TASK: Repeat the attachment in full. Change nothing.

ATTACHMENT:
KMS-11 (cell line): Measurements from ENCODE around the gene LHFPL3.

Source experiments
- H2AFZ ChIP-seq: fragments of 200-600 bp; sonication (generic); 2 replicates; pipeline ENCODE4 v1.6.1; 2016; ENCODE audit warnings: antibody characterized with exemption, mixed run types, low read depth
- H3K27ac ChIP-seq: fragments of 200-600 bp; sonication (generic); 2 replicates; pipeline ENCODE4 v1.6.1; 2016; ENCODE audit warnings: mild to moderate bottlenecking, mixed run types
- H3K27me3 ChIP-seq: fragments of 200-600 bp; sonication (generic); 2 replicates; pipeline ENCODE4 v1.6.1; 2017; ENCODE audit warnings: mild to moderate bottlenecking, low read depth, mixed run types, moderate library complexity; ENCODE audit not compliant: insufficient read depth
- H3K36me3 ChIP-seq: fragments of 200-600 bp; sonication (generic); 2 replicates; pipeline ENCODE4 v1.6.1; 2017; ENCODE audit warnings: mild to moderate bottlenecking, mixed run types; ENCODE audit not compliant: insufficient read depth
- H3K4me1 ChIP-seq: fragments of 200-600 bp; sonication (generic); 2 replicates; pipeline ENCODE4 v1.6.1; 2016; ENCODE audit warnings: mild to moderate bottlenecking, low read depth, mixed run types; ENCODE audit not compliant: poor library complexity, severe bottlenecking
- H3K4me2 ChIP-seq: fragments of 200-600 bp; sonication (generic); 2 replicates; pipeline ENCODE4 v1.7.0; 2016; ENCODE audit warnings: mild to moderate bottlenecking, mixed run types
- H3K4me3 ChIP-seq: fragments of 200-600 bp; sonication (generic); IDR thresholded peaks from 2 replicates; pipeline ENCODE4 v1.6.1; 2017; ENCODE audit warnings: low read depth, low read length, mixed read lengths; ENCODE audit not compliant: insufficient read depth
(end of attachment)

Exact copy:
KMS-11 (cell line): Measurements from ENCODE around the gene LHFPL3.

Source experiments
- H2AFZ ChIP-seq: fragments of 200-600 bp; sonication (generic); 2 replicates; pipeline ENCODE4 v1.6.1; 2016; ENCODE audit warnings: antibody characterized with exemption, mixed run types, low read depth
- H3K27ac ChIP-seq: fragments of 200-600 bp; sonication (generic); 2 replicates; pipeline ENCODE4 v1.6.1; 2016; ENCODE audit warnings: mild to moderate bottlenecking, mixed run types
- H3K27me3 ChIP-seq: fragments of 200-600 bp; sonication (generic); 2 replicates; pipeline ENCODE4 v1.6.1; 2017; ENCODE audit warnings: mild to moderate bottlenecking, low read depth, mixed run types, moderate library complexity; ENCODE audit not compliant: insufficient read depth
- H3K36me3 ChIP-seq: fragments of 200-600 bp; sonication (generic); 2 replicates; pipeline ENCODE4 v1.6.1; 2017; ENCODE audit warnings: mild to moderate bottlenecking, mixed run types; ENCODE audit not compliant: insufficient read depth
- H3K4me1 ChIP-seq: fragments of 200-600 bp; sonication (generic); 2 replicates; pipeline ENCODE4 v1.6.1; 2016; ENCODE audit warnings: mild to moderate bottlenecking, low read depth, mixed run types; ENCODE audit not compliant: poor library complexity, severe bottlenecking
- H3K4me2 ChIP-seq: fragments of 200-600 bp; sonication (generic); 2 replicates; pipeline ENCODE4 v1.7.0; 2016; ENCODE audit warnings: mild to moderate bottlenecking, mixed run types
- H3K4me3 ChIP-seq: fragments of 200-600 bp; sonication (generic); IDR thresholded peaks from 2 replicates; pipeline ENCODE4 v1.6.1; 2017; ENCODE audit warnings: low read depth, low read length, mixed read lengths; ENCODE audit not compliant: insufficient read depth